One of the first obstacles to addiction treatment is stigma. Although society has made great progress accepting addiction as a medical concern that needs treatment, receiving addiction treatment can still cause problems with employers and a person’s social circle. Many employers are aware of Employee Assistance Programs and offer some version of this type of help — they’re the smart ones. But there are employers with antiquated ideas about addiction and they make it hard for employees to ask for help. If an employer is the second type, it might be time to find another job. And if a person’s social circle shames a person with an addiction problem, then that’s not a healthy social circle.
Once a person is past the stigma, then it’s usually the cost of treatment that becomes an obstacle. Inpatient treatment can be as much as 40+ thousand dollars for a month of treatment, but there are government funded facilities that provide treatment on a sliding scale according to ability to pay. Private outpatient will be around 4500-6000 for 8 weeks of treatment. There are also government funded outpatient addiction treatment programs to offset the cost. For someone with a fairly good income, the cost of treatment is a great investment, if the person is serious about treatment. The cost of active, untreated addiction is far greater, and the only return is destruction.
Whether inpatient or outpatient, or a combination of the two, treatment obstacles are easy to overcome once a person has committed. If a person’s willing, they’ll find a way to access addiction treatment. For some people, going directly into AA or NA is enough, although some form of treatment’s usually advised. The keys to addiction treatment and recovery are honesty, openness and willingness. Once a person has committed to treatment, a new world opens up. What seemed impossible is now achievable.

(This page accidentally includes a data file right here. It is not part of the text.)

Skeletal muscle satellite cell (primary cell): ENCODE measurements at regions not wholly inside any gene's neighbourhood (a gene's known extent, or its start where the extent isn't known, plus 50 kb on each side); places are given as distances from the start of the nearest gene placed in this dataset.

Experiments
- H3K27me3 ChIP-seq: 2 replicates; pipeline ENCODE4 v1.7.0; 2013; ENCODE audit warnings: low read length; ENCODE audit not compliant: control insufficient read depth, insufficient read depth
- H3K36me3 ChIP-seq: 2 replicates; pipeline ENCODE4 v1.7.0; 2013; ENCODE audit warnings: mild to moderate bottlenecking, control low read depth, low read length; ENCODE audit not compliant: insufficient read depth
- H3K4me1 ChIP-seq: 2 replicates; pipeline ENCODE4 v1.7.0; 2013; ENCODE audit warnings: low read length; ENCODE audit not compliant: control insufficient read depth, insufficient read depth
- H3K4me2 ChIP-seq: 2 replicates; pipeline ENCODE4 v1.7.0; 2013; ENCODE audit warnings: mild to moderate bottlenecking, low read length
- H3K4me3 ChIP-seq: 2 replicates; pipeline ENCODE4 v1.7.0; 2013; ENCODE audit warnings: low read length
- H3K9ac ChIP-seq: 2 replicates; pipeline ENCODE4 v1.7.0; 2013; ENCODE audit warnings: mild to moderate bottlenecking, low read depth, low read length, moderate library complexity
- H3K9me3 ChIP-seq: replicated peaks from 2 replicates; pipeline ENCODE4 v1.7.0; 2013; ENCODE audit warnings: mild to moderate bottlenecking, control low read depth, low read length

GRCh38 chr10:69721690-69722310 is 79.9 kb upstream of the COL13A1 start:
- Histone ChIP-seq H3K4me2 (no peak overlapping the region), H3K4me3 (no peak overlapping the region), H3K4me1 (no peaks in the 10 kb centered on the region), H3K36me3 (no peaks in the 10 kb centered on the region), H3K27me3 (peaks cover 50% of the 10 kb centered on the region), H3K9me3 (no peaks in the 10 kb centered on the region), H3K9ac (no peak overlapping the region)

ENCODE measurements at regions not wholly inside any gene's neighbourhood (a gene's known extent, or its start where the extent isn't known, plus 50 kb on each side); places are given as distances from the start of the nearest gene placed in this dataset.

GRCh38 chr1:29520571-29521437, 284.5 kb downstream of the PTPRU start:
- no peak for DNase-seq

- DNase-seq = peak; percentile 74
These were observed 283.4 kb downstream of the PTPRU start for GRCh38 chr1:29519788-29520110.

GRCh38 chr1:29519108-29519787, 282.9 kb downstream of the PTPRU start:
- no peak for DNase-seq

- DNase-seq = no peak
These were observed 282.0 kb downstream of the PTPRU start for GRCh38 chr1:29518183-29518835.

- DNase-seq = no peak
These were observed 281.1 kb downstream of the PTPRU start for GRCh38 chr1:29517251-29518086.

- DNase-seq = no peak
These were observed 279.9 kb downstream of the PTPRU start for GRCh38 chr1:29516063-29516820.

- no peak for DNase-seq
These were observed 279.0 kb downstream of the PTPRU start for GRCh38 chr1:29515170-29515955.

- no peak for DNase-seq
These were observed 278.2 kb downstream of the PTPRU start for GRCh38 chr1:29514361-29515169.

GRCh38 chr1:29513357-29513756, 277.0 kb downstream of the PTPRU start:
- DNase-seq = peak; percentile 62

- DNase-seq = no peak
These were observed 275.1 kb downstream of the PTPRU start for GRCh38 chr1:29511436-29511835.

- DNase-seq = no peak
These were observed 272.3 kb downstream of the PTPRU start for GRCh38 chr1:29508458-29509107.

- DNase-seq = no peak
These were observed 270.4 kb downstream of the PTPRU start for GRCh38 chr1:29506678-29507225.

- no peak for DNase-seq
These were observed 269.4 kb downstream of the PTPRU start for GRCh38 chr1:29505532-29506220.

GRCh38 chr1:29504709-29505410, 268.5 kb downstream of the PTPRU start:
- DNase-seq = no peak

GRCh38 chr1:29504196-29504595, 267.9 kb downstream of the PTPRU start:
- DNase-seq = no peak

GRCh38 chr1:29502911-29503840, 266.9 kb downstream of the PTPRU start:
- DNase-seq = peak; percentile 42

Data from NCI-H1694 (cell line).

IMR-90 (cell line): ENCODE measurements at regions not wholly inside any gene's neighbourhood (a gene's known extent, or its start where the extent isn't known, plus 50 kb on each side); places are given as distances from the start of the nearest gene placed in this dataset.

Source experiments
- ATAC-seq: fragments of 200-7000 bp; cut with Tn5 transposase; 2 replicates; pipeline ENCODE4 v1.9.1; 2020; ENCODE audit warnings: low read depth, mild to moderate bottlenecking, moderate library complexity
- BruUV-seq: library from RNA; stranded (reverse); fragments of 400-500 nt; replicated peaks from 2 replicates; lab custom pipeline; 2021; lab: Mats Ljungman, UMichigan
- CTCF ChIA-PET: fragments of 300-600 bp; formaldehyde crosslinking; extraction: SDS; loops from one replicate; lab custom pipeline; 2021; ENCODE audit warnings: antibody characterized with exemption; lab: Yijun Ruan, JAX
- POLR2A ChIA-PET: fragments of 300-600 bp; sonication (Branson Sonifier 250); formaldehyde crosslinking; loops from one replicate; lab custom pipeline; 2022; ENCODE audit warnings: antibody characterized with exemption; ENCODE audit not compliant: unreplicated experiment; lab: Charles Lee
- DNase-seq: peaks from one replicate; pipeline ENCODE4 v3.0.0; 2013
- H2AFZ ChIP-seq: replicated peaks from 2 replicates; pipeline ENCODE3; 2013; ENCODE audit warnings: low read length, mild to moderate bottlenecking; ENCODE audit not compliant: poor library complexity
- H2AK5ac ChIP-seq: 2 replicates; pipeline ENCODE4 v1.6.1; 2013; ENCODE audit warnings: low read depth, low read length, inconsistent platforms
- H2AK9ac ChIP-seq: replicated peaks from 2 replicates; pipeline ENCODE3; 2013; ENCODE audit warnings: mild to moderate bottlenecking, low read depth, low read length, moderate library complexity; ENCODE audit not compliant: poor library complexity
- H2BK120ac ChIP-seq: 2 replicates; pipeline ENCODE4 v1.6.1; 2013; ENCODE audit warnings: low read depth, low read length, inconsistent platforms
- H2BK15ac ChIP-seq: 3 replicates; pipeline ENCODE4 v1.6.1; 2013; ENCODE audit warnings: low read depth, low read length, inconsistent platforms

It’s amazing what a person can accomplish when they reach out for help and allow others to help them. When a person has isolated from others and is filled with shame, the sickness gets worse and there doesn’t appear to be a way out, but once the person reaches out it’s a new day and things begin to change. All obstacles to addiction treatment can be overcome with a little help.
In this blog post, I’ll use “opioid” to describe all opiates, organic and synthetic. There’s confusion with all the discussion surrounding opioids, opium, heroin, morphine, opiates, etc. Below is a good description to help clarify:
To understand the classification of heroin as a drug, we must first understand its origin. According to National Institute on Drug Abuse, heroin is “an opioid drug that is synthesized from morphine, a naturally occurring substance extracted from the seed pod of the Asian opium poppy plant.” Milky, sap-like opium is first removed from the pod of the poppy flower. This opium is refined to make morphine, then further refined into different forms of heroin (DrugFreeWorld.com).
There is a lot of back-and-forth discussion on the difference between opiates and opioids, but the general consensus is that opiates or opiate drugs “originate from naturally-occurring alkaloids found in the opium poppy plant” (Opium.com). Opiate drugs are best-known for their pain-relieving properties.